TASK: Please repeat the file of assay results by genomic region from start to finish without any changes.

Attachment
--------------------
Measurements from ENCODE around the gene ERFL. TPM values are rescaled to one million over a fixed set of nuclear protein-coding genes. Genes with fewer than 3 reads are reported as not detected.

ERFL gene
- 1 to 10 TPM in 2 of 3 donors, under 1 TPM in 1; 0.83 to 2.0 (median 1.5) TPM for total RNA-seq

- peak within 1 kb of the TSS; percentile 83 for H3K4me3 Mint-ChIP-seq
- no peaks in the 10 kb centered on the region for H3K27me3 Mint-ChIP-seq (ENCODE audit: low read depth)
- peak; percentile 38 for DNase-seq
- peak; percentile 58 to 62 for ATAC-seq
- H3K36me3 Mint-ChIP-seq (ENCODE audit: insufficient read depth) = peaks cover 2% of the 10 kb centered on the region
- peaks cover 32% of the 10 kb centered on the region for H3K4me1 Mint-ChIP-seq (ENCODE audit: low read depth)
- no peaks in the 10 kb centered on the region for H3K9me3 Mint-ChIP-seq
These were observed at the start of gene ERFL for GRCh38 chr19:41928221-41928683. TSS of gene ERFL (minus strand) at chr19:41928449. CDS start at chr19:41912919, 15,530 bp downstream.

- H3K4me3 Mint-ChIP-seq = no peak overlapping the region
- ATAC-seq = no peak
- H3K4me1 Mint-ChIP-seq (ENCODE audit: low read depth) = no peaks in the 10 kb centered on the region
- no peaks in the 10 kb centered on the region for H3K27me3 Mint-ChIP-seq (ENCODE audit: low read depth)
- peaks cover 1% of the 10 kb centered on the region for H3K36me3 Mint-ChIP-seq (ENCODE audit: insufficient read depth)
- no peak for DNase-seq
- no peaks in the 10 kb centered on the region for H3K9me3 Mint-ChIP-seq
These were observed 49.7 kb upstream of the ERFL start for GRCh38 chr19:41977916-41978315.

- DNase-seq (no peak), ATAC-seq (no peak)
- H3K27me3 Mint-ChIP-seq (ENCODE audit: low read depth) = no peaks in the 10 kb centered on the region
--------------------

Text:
Measurements from ENCODE around the gene ERFL. TPM values are rescaled to one million over a fixed set of nuclear protein-coding genes. Genes with fewer than 3 reads are reported as not detected.

ERFL gene
- 1 to 10 TPM in 2 of 3 donors, under 1 TPM in 1; 0.83 to 2.0 (median 1.5) TPM for total RNA-seq

- peak within 1 kb of the TSS; percentile 83 for H3K4me3 Mint-ChIP-seq
- no peaks in the 10 kb centered on the region for H3K27me3 Mint-ChIP-seq (ENCODE audit: low read depth)
- peak; percentile 38 for DNase-seq
- peak; percentile 58 to 62 for ATAC-seq
- H3K36me3 Mint-ChIP-seq (ENCODE audit: insufficient read depth) = peaks cover 2% of the 10 kb centered on the region
- peaks cover 32% of the 10 kb centered on the region for H3K4me1 Mint-ChIP-seq (ENCODE audit: low read depth)
- no peaks in the 10 kb centered on the region for H3K9me3 Mint-ChIP-seq
These were observed at the start of gene ERFL for GRCh38 chr19:41928221-41928683. TSS of gene ERFL (minus strand) at chr19:41928449. CDS start at chr19:41912919, 15,530 bp downstream.

- H3K4me3 Mint-ChIP-seq = no peak overlapping the region
- ATAC-seq = no peak
- H3K4me1 Mint-ChIP-seq (ENCODE audit: low read depth) = no peaks in the 10 kb centered on the region
- no peaks in the 10 kb centered on the region for H3K27me3 Mint-ChIP-seq (ENCODE audit: low read depth)
- peaks cover 1% of the 10 kb centered on the region for H3K36me3 Mint-ChIP-seq (ENCODE audit: insufficient read depth)
- no peak for DNase-seq
- no peaks in the 10 kb centered on the region for H3K9me3 Mint-ChIP-seq
These were observed 49.7 kb upstream of the ERFL start for GRCh38 chr19:41977916-41978315.

- DNase-seq (no peak), ATAC-seq (no peak)
- H3K27me3 Mint-ChIP-seq (ENCODE audit: low read depth) = no peaks in the 10 kb centered on the region